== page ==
Thursday, July 29, 2010

bizarre plants - aristolochia

Two years ago, we bought a Dutchman's Pipe Vine, or Aristolochia at the USF Botanical Gardens.  I'd admired the large vine they had climbing the trellis at the entrance to the plant sale area.  I'd seen another one at Sunken Gardens in St. Petersburg, as part of the butterfly garden.  The flowers were so elegantly strange that I wanted one.  Often, when I visit these gardens, I think about just pinching a bit of this or that, and rooting it when I get home.  I was a good garden visitor, and bought a plant instead.  


Ours struggled the first year.  Then we had our killer freeze this last winter and I thought it was a goner.  It came back and has rewarded us with its first flowers.  I expected them to stink, like the carrion flower we have, but they smell very much like lemons.  But, if you crush the leaves...stink-o-rama.  The plant is larval food for the Pipevine Swallowtail Butterfly.  Chemicals from the pipevine plants become concentrated in the bodies of caterpillars and butterflies and make them distasteful to birds and other predators, which is why some other butterfly species like the the all-black female Tiger Swallowtail mimic the Pipevine Swallowtail.  A great pictorial reference book for butterflies of Florida is Florida's Fabulous Butterflies.  Jimi & Leon gave me a copy for my birthday.  It includes information about their larval food and host plants (butterflies, not Jimi & Leon).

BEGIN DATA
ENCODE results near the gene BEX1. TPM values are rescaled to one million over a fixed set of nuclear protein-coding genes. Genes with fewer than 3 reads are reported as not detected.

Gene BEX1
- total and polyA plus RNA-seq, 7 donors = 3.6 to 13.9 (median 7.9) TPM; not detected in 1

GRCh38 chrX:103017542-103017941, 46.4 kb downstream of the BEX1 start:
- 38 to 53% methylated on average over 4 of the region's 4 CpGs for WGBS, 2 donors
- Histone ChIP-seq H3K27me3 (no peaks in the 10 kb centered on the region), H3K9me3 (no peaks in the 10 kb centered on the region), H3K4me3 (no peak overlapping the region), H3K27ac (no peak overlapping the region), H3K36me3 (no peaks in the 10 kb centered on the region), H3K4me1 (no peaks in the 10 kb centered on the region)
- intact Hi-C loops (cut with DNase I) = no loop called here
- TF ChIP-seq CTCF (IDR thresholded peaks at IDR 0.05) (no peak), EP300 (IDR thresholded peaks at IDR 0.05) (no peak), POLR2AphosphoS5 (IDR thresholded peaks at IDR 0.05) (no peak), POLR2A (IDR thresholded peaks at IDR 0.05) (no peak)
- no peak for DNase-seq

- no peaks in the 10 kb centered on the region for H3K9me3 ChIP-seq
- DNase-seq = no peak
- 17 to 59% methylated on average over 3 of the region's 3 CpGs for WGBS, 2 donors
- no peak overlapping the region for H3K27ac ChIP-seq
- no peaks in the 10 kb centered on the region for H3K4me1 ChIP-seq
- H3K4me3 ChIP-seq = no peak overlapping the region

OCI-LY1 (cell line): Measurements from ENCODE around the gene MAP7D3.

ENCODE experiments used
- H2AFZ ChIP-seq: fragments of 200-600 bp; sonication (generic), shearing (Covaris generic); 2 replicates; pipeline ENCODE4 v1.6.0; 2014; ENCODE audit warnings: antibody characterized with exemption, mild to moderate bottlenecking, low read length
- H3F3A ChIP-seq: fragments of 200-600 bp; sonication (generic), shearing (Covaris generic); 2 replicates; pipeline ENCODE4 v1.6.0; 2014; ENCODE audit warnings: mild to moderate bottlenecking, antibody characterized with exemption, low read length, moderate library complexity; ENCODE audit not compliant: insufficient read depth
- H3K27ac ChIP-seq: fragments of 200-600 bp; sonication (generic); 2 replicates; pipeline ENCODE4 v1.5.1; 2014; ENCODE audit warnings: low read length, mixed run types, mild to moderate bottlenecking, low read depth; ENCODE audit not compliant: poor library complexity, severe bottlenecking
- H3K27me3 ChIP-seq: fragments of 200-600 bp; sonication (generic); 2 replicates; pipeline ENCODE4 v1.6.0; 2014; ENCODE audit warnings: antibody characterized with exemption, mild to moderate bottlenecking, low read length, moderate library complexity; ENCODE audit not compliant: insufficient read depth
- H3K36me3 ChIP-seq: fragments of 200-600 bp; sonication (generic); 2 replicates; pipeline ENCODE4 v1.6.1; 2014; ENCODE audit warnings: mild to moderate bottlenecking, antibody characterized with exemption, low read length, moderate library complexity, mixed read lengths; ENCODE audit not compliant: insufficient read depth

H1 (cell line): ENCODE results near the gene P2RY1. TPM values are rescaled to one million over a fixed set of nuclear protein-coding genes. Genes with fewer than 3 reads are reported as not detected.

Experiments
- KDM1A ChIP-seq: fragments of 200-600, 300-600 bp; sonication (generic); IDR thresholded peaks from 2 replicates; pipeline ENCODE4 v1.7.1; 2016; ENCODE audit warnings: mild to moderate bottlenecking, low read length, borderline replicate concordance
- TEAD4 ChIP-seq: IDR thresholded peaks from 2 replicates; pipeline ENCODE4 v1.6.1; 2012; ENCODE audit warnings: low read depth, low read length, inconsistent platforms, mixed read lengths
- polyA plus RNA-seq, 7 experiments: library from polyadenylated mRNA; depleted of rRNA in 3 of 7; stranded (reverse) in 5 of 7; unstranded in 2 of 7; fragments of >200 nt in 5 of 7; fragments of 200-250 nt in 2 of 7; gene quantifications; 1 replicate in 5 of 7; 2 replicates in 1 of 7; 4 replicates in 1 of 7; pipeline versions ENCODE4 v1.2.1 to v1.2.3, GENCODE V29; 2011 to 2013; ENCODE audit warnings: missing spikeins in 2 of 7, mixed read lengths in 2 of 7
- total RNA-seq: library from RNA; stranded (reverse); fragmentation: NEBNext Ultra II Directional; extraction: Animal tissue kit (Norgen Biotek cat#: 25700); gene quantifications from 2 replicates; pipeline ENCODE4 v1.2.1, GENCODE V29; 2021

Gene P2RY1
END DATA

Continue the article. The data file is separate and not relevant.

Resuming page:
The flowers of the Pipevine last only a couple of days, and develop rapidly from tiny buds.  A healthy vine can cover a trellis or fence very quickly with sufficient rain.  They don't like to be kept too wet.  They are said to root easily from cuttings, so I'm taking a few and rooting them for my coworker, Tom, who said he'd trade an Amazon Lily for one.  



From Garden
From Garden
From Garden

1 comment:

Anonymous said...

Sounds like a great trade. Good Luck!